As an intentional Globalist and somewhat accidental Titanium, there is absolutely no comparison between the two programs: Hyatt wins without even trying. Do I wish that Hyatt had more full service hotels in more markets? You bet! The thing is, with Hyatt being the last one standing on offering valuable elite benefits consistently, I’m willing to go out of my way to show Hyatt my loyalty.
It’s called “The Halo Effect”. People choose arguments that support their foregone conclusions and ignore those that don’t.
Everyone can push reasons their hotel chain is best, but these aren’t neutral, logical evaluations, they are cherry picked justifications.
Hotel chains want us to be loyal to them so we voluntarily provide them a fixed money stream.
I am loyal to me, just as they are loyal to themselves.
Such a sad fanboy posting. Many of the people who say Hyatt footprint is not adequate – I’m one of them – came to the conclusion because in our experience the footprint is not adequate. I don’t have a secrete handshake affiliation with one somewhat shady corporate chain over another. Honestly, don’t love of any of them. Loyalty and love are not the same and Hyatt simply does not have enough locations to justify loyalty. Using Orlando as your case study was pretty weak given most chains have many locations in Orlando. Nearly all US hotels for all chains are in a pretty narrow range. They are ok to mediocre. There isn’t a hotel lounge in Denver that I wouldn’t be perfectly happy to skip. No free egg McMuffin for breakfast, darn. The bigger differentiation in experience is ex US and the limited number of Hyatts tend to be badly overpriced for what they offer. To anyone who stays mostly in US hotels, you are nuts get drawn into loyalty programs for anything other than the reward points. The extra “services” that come from arranging your travel around one corporate chain were laughable before pandemic and nearly worthless now. Just stay in the best location for your trip at the best price. Most of the time that won’t be a Hyatt. If it is, great. Say hi the Kyle.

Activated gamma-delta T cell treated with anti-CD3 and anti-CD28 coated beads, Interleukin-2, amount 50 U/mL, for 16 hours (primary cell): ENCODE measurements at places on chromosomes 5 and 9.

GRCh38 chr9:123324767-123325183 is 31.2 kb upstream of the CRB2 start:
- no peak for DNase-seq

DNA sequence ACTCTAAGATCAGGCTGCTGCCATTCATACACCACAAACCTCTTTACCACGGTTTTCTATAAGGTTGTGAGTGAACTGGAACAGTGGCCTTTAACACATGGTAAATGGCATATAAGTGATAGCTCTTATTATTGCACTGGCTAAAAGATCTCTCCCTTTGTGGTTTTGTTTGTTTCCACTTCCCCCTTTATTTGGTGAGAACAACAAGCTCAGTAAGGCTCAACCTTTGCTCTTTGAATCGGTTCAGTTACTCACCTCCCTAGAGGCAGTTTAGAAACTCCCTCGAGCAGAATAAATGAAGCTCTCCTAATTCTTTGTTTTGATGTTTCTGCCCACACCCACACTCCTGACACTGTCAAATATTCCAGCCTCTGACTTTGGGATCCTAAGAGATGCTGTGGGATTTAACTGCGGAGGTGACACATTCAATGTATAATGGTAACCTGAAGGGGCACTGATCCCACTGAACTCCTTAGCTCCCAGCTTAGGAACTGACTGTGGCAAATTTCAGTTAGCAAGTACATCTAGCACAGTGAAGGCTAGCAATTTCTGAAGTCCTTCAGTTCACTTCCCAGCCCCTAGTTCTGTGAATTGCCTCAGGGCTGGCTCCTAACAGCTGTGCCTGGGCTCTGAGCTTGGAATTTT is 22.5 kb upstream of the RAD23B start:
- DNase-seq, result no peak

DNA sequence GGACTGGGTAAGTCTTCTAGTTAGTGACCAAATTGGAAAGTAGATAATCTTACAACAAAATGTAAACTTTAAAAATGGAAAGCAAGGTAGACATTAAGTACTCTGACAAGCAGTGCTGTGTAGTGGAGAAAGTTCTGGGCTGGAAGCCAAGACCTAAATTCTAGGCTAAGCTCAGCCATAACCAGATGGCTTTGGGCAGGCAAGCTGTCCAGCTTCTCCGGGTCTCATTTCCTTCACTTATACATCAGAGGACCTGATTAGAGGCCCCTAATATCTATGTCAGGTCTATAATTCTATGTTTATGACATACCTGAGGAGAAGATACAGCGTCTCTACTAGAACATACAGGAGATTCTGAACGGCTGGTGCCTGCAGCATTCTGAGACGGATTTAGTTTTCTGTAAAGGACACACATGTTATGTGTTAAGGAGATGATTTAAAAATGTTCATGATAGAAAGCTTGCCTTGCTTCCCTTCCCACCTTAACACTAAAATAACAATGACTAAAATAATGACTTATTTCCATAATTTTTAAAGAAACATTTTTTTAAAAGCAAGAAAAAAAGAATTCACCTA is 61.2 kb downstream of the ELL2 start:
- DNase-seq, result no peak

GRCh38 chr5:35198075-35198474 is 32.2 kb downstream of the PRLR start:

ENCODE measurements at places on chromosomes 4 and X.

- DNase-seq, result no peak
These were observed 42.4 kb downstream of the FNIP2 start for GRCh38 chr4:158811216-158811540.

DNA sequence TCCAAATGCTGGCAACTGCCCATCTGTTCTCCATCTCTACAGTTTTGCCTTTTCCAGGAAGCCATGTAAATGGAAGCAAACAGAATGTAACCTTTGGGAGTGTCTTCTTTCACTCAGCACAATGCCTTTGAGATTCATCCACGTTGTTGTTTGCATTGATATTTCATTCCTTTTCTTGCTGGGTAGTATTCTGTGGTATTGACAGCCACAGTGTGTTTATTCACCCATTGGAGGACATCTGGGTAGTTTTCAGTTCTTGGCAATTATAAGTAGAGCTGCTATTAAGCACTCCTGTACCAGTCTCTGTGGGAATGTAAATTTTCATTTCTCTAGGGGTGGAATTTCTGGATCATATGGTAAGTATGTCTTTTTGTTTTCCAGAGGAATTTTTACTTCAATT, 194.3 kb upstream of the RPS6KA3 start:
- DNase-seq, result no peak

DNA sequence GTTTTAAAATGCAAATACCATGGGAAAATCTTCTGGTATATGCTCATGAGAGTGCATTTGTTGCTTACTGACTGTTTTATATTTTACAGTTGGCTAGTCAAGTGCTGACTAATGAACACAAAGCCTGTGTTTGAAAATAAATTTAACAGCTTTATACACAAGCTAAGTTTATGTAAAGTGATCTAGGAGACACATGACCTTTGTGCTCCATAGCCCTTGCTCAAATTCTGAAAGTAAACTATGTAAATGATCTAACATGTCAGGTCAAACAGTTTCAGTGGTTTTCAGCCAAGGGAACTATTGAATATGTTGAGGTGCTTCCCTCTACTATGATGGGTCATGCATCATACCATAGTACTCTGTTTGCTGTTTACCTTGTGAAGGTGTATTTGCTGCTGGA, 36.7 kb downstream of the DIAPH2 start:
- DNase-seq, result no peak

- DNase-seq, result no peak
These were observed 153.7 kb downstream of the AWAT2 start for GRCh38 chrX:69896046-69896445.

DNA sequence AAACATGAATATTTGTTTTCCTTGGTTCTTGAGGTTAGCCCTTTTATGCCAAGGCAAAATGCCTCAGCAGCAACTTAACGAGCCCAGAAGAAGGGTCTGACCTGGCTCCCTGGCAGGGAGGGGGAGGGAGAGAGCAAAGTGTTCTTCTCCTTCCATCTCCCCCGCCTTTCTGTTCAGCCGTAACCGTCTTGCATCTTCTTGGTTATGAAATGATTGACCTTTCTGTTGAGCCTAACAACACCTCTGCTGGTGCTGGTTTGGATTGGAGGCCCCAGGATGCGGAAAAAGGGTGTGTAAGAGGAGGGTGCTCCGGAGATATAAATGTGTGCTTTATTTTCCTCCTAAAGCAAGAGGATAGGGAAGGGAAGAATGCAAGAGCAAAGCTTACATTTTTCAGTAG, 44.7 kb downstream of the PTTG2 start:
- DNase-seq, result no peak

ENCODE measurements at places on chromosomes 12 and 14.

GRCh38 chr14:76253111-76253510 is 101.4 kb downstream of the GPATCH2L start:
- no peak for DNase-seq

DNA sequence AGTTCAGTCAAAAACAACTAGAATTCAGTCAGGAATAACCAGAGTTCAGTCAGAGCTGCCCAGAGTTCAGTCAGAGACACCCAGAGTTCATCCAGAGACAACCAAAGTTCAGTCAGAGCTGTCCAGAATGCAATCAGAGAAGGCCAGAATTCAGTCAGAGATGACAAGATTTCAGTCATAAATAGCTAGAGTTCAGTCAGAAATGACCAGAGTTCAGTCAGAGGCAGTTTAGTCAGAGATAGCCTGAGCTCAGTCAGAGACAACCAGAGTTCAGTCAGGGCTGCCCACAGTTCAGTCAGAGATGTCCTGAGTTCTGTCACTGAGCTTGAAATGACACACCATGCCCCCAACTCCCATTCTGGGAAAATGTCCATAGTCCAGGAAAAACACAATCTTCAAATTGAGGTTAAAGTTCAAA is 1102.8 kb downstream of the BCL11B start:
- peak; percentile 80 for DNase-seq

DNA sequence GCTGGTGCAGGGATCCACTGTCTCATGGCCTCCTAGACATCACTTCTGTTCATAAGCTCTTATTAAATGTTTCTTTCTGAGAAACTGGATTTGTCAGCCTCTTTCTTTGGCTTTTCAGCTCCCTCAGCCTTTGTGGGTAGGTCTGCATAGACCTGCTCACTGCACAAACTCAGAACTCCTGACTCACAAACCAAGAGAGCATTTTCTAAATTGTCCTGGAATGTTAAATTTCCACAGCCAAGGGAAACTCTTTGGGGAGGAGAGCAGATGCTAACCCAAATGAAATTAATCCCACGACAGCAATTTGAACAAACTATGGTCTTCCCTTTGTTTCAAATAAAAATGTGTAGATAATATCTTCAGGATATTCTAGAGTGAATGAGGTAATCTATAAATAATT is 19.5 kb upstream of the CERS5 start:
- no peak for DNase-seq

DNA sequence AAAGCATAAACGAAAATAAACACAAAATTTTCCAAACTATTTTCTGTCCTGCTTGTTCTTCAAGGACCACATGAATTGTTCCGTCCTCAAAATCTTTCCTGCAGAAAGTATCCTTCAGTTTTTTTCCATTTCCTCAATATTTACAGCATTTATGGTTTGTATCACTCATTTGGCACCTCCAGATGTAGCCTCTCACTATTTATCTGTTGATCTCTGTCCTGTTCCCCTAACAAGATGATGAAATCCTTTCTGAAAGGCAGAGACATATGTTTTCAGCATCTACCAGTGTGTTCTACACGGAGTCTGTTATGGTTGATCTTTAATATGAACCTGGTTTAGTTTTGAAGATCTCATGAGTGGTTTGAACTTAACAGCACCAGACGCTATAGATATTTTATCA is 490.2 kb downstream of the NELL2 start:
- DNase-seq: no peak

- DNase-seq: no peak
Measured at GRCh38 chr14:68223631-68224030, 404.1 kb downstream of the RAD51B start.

@Miamiorbust – I am an unabashed, unashamed Hyatt loyalist. That said, I also previously had SPG Platinum, Marriott Titanium, IHG Spire and Ambassador – and I currently hold Hyatt Globalist (Stays), Marriott Gold (AMEX Plat), and Hilton Diamond (stays.)
I wouldn’t disagree with you with regards to a Denver hotel lounge – but that reflects some of your inexperience with Hyatt. If you were at the Grand Downtown (or any full service) you would be in the restaurant ordering breakfast, room service, or to-go. The “egg mcMuffin” is Hyatt Place fare only which Marriott, Hilton, and even the lowly IHG offer at the same select-service properties.
But let’s talk about the outside of the US presence. That’s where Hyatt beats the snot out of the competition in most cases from a quality perspective. I mentioned London coverage but you didn’t mention that in your comment. That said, I also believe in staying where you want to – but any time you’re in a Hyatt, I’ll buy you a coffee.
Appreciate your respectful answer. I’ve stayed at Grand Hyatt Denver. The rooms are pretty tired but I did appreciate Pelton bike in gym. And it was competitively priced. Can someone explain the history of the running track? I had breakfast at Sam’s 5 minute walk from Grand Hyatt. More interesting people watching, decent-to-good food and even allowing 10-minute roundtrip walk time faster than a typical hotel restaurant. Given a choice at a US city hotel – and I’m typically on expense account so for breakfast I’m more mindful of time than modest cost of breakfast for one person – I find more enjoyment and often faster service at a near by coffee shop. Elite benefits shine in regions with great lounges or at resort properties I’d actually visit. Neither of those apply in the US. Personally, I still find marriott more useful in Europe and IHG or hilton/conrad in east Asia. In most other regions elite benefits are not exciting enough to change my behavior. Bonus point promotions are more likely to impact my decisions.